When brewing to style, you should be looking to create a beer that “checks all the boxes” when it comes to what the style guidelines say.  It should look, smell and taste like what the style guidelines indicate.  Take a look at proven recipes to see what typical ingredients and ratios for that style are common.  A good resource for that is the website of the American Homebrewers Association (https://www.homebrewersassociation.org/).  The AHA has a database with recipes of all styles of winners of each year’s National Homebrew Competition (If you’re not an AHA member yet, this alone is worth the cost of admission).  The BJCP guidelines will also give a ton of useful information to steer you on the path to a solid recipe.  A good example of not checking all the boxes was when I entered an American Amber Ale into a competition that had no caramel malt in the grain bill.  I used other means of getting the color.  So when you looked at the beer, it had the copper/amber color you’d expect.  But when you tasted the beer, it had no residual sweetness and scored low.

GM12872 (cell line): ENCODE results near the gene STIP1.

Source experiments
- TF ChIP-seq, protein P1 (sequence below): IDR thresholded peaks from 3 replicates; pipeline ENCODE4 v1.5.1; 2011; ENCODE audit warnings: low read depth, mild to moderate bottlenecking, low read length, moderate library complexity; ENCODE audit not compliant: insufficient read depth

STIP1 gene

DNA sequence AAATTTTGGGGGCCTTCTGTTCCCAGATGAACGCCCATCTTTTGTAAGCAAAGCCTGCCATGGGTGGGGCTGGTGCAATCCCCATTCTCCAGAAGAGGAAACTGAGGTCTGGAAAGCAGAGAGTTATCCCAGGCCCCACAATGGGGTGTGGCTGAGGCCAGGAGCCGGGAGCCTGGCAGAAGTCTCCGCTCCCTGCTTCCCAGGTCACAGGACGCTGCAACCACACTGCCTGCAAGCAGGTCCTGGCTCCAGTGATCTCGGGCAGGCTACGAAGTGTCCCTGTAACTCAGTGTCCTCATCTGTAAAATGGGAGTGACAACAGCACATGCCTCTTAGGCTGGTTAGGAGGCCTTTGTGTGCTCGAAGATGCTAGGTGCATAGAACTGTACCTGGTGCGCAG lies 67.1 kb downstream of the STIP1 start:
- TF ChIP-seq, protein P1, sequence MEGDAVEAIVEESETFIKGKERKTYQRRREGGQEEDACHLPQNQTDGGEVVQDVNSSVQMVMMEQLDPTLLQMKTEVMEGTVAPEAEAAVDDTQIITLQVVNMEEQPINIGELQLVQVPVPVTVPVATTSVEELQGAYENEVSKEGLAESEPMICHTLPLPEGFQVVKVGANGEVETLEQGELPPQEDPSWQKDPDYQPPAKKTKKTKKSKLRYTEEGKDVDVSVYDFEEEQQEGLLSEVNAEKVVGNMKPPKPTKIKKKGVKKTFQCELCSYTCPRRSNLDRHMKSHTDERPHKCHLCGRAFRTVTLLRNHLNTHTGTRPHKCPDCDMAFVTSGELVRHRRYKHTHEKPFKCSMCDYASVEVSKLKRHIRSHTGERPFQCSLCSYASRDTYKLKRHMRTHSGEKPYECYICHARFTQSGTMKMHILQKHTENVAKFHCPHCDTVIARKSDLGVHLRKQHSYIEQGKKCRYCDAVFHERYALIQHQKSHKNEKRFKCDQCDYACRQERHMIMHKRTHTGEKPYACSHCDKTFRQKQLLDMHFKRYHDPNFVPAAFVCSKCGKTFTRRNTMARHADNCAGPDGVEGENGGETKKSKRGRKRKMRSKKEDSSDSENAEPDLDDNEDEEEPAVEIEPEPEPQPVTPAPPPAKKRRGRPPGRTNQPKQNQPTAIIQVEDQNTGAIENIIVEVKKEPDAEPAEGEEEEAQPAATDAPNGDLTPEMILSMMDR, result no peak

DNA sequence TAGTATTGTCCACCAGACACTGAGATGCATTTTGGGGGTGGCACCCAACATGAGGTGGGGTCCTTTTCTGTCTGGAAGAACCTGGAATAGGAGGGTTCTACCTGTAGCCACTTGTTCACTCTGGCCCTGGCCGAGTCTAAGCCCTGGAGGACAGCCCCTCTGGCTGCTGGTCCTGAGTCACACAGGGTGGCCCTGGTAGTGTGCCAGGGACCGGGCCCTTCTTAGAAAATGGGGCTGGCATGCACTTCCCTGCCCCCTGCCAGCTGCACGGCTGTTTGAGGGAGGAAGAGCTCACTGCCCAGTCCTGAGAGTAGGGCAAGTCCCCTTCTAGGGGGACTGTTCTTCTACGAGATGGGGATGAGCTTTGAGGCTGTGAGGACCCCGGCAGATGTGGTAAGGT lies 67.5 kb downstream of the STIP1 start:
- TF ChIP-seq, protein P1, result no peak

When looking to brew to style, a good approach for competitions is to push the upper limits of one of the categories such as gravity or bitterness.  Remember that your Munich Helles is going to be tasted next to all the other Munich Helles entries.  Make your beer standout by pushing that gravity or adding some malt complexity.  Alternatively, use a nontraditional hop.  The idea is to be appropriate to style, but stand out.

One last thing on styles:  There are a couple categories that are less populated in homebrew competitiions.  Categories like IPA tend to get the lion’s share of entries.  Other categories can sometimes have just a few entries, which might give you more of a chance of winning (if that is your goal for entering).

BJCP v. “People’s Choice” Competitions